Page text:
The present state of civilization, even in so-called “democratic” or “free” countries, is one of dominance by massive hierarchical structures which are centrally controlled by a relatively small group of people. These individuals wield enormous power by virtue of their control of the established structures and mechanisms, especially those of money and finance, and through their ownership of the vast majority of the land and capital.

The further development of civilization and the fuller realization of the human potential depend upon the further liberation of people within a context of increasing global awareness and concern. This, in turn, requires broader, more democratic access to land and capital, the devolution of power to the community level, and progress beyond familiar modes of domination and coercion. Such a process will require reliance upon the gentlest of means, higher levels of awareness and personal responsibility, the creation of new, inclusive structures, and their implementation under popular control.

…. Read the full article here.

Truth, Propaganda and the Media

Today I received a link from a correspondent in Ireland that featured this Dilbert cartoon.

I think that clearly sums up the the main thing that divides people in today’s pandemic world. There are those who still trust “the system,” including the media, the government and medical establishment, and those who don’t. Each faction has their own good reasons for their position. What can possibly bridge the divide?

Ultimately, I think it comes down to emotion. People believe what they want to believe and will hold fast to that belief until the weight of evidence becomes sufficiently dissonant to flip them. That threshold level is different for different people. We also are inclined to screen out evidence that runs counter to our preconceived notions and to add more weight to evidence that supports them, this is known as “confirmation bias.” Then there is the fact that competing interests send out messages that are designed to promote their particular agenda. This is the stuff of advertising and propaganda, and those that have a bigger megaphone tend to drown out competing messages. Thus the battle for freedom of speech continues and becomes ever more crucial.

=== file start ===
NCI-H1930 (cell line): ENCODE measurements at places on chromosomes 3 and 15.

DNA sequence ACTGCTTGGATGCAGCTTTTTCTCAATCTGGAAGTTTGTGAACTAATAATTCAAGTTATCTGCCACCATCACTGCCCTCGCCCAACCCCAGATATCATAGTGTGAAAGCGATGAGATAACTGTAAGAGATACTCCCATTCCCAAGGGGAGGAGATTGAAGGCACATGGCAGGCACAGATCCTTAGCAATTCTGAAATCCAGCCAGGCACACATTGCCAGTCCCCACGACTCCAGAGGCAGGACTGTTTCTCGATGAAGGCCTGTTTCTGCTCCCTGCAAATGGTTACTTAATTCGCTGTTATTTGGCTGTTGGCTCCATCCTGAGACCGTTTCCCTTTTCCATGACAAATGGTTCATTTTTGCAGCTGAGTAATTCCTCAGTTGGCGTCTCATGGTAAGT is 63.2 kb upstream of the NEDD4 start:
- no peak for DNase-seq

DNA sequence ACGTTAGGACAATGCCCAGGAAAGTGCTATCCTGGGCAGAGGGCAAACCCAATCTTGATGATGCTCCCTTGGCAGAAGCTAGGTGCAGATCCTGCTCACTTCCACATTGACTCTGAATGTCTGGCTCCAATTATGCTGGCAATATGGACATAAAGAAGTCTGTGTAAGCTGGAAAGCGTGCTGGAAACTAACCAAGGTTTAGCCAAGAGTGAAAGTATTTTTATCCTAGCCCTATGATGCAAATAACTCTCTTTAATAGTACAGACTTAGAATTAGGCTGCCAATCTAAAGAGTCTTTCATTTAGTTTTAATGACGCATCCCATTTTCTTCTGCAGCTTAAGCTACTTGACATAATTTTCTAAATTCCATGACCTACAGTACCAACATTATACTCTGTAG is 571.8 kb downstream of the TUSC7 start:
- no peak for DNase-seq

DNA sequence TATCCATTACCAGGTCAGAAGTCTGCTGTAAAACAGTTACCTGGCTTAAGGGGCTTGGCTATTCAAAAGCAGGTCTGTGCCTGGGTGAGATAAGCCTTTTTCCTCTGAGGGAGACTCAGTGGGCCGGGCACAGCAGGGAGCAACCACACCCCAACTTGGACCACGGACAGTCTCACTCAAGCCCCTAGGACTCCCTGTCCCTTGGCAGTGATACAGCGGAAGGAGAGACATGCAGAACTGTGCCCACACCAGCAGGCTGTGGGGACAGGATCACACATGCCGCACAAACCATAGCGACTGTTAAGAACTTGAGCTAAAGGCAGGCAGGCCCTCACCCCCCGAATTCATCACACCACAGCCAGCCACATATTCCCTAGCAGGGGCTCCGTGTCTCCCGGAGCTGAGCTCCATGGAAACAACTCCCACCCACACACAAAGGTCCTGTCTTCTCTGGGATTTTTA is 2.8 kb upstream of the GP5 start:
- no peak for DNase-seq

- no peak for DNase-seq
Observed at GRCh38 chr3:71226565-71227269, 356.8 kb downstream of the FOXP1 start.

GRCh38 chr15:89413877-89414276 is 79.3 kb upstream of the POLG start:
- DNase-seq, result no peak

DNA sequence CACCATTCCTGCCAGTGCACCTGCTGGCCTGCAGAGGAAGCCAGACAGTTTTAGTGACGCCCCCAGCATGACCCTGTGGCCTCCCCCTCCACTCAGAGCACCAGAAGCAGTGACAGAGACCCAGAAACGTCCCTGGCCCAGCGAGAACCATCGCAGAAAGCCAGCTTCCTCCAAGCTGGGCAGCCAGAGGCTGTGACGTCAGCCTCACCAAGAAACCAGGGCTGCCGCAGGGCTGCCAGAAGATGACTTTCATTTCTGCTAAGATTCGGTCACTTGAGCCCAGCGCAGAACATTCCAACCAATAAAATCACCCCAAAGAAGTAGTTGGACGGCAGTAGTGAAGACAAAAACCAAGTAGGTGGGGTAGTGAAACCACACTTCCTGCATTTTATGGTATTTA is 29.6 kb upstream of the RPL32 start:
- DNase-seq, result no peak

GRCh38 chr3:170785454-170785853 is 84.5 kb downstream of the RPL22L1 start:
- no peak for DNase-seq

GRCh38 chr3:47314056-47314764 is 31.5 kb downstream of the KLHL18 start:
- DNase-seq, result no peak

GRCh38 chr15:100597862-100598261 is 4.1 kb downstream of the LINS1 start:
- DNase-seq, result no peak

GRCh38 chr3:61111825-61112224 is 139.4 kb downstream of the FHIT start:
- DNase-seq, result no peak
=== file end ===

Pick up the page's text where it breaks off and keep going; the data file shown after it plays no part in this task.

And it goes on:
# # #

James Corbett addresses the topic of alternative currencies

In his presentation that was part of The Greater Reset, James Corbett (of the Corbett Report) provided an overview of alternative means of exchange. In it he mentioned community currencies, LETS, trade exchanges, and my book, Money: Understanding and Creating Alternatives to Legal Tender, as well as this website.

You can view his excellent presentation here. Scroll down to find James Corbett: Why We Need a Survival Currency

Who’s Reset will it be?

The oligarchs, plutocrats, and technocrats have a plan for you. It’s been called the “New World Order,” and now, “The Great Reset” which is being promoted by the World Economic Forum. Despite their high sounding rhetoric, you and I will have no role in formulating this plan, rather it is self-elected “global leaders” who will “come together to design a common recovery path and shape the Great Reset.”

It is imperative the people around the world come together now to plan our own future, one that is based on our own common values, needs, and a shared vision of how humans can live in harmony with nature and with each other. One current initiative that intends to facilitate that effort is “The Greater Reset” which is upcoming starting Monday, January 25th and continuing through Friday, January 29th.

Our World. Our Way.

The Greater Reset Activation: January 25th – 29th, 2021

“The Greater Reset is the world’s collective response to the World Economic Forum’s Initiative: The Great Reset.

“We offer an alternative to the WEF’s top-down, centralized, authoritarian vision. Our desire is to help all people find community and liberty by providing practical steps and knowledge for co-creating a world that respects individual liberty, bodily autonomy, and choice. We invite you to join us for 5 days of discussion about the diverse opportunities available for those who seek to live in harmony with humanity and the planet, while respecting our innate freedom.”

You can get program details, and sign up for “The Greater Reset” at https://thegreaterreset.org/

Sovereign or Slave? How perversion of the money power has decided the issue—until now!

As I indicated in my previous post, No democracy when government has the money power, E. C. Riegel, more than 75 years ago, explained, better than anyone else I’ve encountered, the nature of money, its fundamental function, and the history and consequences of its politicization, and outlined a way of transcending the perverse and dysfunctional system that we have lived under for far too long. His work is perhaps best summarized in his book, Private Enterprise Money, from which I quoted. I continue here with further quotes that elucidate the key points of sovereignty, money and government.

Riegel’s solution involved the organization of credit clearing circles that he called “Valun Exchanges” that would be joined together in networks for exchanging goods and services. He argues, as I do, that it is the individual person that is sovereign, not any king, emperor or government, and that the power to issue money, therefore, also resides in the individual. When we realize that money is really only short-term credit, it becomes clear that it is in our power as individuals to give it or withhold it as we go about our daily business of exchanging the value (goods and services) we produce and consume.